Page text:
“But after the game, the adrenaline wore off and it really started to gel,” O’Reilly said. “I thought, ‘Oh, this is not good’.”

An MRI showed the break and the Blues announced that O’Reilly would be re-evaluated in six weeks, meaning his return would not come until mid-February. Since he can’t skate yet, he has been cycling, swimming and doing a lot of upper body work.

If all goes well, O’Reilly could be back shortly after the Blues return from the All-Star break and their bye week. However, that won’t leave a lot of time — perhaps as few as 10 games — before the league’s March 3 trade deadline.

“I just feel like there’s still time to come in and show that we can win here and we’re close,” O’Reilly said. “That’s why I want to be here, to be a part of it. But yes, at the same time I must (must) earn that place with my game. I have to earn that respect from this group and that belief that we can do it.”

Although a Blues’ outline would likely involve trading O’Reilly, he was asked if he would stick around if Armstrong decided to go that route.

“It’s something I don’t really want to think about and it’s something I have no control over,” O’Reilly said. “If that’s what happens, that’s when I want to see it again. But I don’t think we’re able to rebuild. I think we can win and can win here soon – this year or that next.

“As captain I think that has to be my focus and if I believe in it and I’m going to fight to the end for it, I think other guys will follow. It’s not going to be easy but we’re even there.”

So would O’Reilly consider a “team-friendly” discount to stay with the Blues through something like this?

“Yes, absolutely,” he said. “Yes, I want to make it work, but I also want to maintain my value. At the end of the day, it’s a business, and if we can’t succeed and you can’t do the job as a manager, then I could (see ) them get rid of me.

“So I have to protect myself. I don’t know (contract) numbers and stuff. Obviously the way we’re performing this year, the (salary) expectation is going to be a lot lower, but I still believe myself that I can be a very influential player. I hope I’m here and we have success for many years to come.”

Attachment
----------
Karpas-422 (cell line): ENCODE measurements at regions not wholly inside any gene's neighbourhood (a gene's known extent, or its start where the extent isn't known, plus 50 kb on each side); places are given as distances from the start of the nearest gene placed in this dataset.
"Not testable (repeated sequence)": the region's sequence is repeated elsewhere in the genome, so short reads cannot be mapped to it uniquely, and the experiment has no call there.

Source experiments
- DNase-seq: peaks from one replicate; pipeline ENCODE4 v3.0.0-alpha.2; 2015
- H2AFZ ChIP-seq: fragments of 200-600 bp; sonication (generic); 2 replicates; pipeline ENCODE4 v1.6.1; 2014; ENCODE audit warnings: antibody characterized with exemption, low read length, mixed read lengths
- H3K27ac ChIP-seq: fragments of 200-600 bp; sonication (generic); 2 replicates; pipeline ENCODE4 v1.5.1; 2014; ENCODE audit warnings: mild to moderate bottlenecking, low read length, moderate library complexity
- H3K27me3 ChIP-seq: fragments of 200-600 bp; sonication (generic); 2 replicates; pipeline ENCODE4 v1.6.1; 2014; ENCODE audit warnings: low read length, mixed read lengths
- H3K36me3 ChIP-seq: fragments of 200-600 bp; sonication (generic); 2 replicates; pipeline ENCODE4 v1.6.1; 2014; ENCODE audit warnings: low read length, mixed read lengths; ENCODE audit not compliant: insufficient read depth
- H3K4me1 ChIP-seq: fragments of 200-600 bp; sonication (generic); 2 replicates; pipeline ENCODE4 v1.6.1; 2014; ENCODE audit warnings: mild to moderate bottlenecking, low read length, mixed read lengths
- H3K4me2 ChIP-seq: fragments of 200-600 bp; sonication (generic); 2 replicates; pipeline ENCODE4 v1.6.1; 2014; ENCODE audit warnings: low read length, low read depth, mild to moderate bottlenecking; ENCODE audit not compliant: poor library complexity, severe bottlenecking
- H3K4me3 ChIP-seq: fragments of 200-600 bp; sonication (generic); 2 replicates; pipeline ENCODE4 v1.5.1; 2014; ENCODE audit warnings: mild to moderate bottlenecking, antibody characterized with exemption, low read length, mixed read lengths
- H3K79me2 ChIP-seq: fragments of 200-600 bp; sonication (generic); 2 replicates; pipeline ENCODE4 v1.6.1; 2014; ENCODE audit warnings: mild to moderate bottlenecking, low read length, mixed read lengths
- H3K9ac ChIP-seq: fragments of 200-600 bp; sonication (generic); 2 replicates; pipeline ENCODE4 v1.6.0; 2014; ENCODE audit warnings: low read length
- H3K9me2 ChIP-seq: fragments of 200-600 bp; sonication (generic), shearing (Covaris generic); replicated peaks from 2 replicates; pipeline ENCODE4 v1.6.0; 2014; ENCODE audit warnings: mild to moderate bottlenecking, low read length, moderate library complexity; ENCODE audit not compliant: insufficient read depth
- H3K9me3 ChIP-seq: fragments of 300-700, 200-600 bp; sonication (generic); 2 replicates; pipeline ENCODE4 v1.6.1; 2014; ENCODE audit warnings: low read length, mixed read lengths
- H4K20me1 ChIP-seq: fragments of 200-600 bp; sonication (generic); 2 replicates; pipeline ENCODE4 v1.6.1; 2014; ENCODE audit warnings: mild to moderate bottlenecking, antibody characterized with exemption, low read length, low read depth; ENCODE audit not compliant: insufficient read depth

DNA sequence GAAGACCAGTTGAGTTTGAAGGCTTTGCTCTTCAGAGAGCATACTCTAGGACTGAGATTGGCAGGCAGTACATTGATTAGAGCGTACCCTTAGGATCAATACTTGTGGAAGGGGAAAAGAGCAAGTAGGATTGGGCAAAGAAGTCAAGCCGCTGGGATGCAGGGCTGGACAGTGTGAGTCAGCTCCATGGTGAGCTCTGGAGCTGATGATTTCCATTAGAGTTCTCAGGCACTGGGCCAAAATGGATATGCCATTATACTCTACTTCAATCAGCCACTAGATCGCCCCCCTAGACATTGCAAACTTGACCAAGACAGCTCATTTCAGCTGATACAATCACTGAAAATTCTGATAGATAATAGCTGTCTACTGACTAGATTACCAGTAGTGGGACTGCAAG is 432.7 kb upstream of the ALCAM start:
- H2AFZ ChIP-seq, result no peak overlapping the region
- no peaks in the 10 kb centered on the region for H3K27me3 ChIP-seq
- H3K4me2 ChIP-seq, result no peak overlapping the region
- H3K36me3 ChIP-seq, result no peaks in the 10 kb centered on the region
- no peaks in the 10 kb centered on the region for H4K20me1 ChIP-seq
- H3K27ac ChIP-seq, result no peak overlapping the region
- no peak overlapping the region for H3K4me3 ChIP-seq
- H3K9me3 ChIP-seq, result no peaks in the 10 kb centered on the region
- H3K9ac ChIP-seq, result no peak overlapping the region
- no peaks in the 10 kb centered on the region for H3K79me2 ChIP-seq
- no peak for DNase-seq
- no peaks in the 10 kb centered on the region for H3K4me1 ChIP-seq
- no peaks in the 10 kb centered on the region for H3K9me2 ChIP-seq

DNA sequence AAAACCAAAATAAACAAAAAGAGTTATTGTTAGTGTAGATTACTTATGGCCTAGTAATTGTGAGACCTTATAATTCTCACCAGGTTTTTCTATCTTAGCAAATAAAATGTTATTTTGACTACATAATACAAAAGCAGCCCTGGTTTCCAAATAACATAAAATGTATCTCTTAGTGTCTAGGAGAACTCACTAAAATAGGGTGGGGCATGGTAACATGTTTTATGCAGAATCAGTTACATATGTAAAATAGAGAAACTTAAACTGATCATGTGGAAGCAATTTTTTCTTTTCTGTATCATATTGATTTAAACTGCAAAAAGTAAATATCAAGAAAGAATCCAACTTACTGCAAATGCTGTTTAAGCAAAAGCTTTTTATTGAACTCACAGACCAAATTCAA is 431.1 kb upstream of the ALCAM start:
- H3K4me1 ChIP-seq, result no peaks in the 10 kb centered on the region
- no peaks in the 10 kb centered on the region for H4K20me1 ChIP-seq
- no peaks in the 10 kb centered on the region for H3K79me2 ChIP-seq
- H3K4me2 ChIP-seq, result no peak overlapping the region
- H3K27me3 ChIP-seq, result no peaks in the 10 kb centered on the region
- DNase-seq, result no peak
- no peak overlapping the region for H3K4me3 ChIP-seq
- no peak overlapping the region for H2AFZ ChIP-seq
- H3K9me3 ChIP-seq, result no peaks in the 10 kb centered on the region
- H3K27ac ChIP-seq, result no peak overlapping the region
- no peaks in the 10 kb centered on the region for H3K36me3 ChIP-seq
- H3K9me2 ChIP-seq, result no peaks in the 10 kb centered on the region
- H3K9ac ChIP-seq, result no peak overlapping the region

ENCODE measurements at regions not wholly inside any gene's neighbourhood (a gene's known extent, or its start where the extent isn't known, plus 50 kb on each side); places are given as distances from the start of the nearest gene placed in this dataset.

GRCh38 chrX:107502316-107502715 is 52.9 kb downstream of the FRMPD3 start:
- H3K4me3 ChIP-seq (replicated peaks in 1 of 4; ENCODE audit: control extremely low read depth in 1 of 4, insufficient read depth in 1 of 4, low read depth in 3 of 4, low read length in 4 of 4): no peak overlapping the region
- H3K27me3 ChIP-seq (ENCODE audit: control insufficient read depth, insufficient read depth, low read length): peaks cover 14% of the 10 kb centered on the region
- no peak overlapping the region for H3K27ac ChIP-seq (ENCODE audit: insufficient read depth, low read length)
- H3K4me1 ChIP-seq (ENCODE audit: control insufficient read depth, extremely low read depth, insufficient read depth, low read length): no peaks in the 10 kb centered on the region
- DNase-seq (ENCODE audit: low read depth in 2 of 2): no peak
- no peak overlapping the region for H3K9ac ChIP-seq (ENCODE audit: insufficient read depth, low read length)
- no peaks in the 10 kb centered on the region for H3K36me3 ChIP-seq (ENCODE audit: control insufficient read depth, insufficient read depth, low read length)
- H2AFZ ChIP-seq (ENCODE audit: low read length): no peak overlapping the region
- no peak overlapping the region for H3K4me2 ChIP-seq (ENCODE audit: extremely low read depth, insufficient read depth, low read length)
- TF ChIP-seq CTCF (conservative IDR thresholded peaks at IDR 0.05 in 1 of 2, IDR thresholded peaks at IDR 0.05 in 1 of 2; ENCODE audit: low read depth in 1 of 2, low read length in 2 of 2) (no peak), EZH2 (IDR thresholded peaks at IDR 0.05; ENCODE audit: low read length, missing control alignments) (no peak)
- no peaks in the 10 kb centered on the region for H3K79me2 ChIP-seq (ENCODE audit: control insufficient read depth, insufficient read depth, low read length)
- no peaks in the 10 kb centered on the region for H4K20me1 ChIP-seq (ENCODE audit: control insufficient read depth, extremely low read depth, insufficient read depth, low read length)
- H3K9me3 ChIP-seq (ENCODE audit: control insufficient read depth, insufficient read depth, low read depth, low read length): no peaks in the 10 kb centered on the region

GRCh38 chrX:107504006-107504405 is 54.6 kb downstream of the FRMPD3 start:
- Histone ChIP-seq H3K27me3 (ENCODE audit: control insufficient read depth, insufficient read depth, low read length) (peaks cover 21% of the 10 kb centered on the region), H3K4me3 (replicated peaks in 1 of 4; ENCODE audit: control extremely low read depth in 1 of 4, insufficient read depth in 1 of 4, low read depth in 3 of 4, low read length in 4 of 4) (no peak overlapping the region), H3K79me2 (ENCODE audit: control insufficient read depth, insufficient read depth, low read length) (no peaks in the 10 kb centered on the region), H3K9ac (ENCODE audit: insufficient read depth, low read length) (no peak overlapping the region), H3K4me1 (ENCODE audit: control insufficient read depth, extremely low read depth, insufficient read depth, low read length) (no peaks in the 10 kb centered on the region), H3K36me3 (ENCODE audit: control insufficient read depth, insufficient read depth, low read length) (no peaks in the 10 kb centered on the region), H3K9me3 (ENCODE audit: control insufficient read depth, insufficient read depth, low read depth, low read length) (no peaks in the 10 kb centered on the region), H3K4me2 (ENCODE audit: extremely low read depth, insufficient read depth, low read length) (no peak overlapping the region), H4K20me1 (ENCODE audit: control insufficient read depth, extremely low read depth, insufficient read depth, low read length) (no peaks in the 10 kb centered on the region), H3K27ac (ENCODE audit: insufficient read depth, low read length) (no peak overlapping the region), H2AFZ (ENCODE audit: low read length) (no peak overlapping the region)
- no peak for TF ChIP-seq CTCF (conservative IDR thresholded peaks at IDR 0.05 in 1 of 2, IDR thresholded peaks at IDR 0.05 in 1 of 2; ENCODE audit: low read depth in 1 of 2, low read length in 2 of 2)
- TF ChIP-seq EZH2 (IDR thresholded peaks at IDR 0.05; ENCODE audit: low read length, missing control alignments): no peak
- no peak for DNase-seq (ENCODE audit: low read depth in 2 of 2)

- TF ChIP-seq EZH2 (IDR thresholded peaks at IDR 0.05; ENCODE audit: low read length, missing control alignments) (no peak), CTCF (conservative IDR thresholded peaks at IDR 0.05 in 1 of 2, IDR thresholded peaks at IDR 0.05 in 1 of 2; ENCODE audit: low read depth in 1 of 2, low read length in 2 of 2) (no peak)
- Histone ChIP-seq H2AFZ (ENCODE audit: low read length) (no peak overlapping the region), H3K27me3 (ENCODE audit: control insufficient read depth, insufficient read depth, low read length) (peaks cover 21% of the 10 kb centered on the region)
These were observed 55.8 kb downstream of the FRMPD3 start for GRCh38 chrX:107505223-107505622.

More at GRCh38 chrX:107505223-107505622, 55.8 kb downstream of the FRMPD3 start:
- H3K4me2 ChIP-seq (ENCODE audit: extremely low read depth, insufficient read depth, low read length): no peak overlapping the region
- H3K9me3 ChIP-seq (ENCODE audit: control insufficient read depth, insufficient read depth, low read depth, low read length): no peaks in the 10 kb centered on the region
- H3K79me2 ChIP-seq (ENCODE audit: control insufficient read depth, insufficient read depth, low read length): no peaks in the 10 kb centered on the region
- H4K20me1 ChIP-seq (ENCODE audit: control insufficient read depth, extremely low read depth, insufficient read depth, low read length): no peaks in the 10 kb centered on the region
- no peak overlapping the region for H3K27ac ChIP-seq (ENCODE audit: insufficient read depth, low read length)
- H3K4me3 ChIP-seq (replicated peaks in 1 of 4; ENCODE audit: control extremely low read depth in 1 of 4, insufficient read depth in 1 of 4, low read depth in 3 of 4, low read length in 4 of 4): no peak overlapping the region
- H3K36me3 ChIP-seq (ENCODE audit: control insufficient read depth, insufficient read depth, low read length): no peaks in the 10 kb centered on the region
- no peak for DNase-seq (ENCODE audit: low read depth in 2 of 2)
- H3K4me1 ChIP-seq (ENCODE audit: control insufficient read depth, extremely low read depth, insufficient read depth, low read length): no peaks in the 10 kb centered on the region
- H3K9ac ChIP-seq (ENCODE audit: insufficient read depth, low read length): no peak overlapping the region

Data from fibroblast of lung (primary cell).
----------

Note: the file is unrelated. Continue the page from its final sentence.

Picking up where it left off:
Interestingly, O’Reilly does not have a no-trade clause in his contract, which is a seven-year, $52.5 million deal he signed with Buffalo in 2015. He was 24 years old at the time, but despite that he had 90 goals and 246 points in 427 NHL games at the time, he received no such protection from the Sabres.

“I don’t think it’s ever been on the table,” O’Reilly said. “Obviously it was a good trade at the time for a two-way center and not someone who had crazy numbers. At that age, still pretty young, it is what it is. You just hope (if you get traded) , you come to a team that is good and fighting.”

On July 1, 2018, O’Reilly was sent to a challenger in St. Louis, where he won a Stanley Cup and a Conn Smythe trophy in his first season with the Blues. But now four years later, he could be treated for a second time on the same deal.

“I’ve never really gone through that in the season,” O’Reilly said. “If we have (contract) talks and try to sort things out, that’s fantastic. But there is no point in speculating about ‘what if’. I really don’t want to give it any attention because it’s out of my control. Like the last time I was traded, it’s out of my hands.

“I want to be here and I want to do what I can to get back out there with these guys and make the playoffs. If something happens, something happens, but my whole focus is on getting healthy and trying to win. That’s why I don’t want to leave. I want to be a part of that and I think things will take care of themselves that way.”

O’Reilly will tell Armstrong.

“Yeah, that’s something, a conversation, I’m sure we’ll have it,” he said. “It’s between him and me, but yes, something will happen.”

(Top photo: Steph Chambers/Getty Images)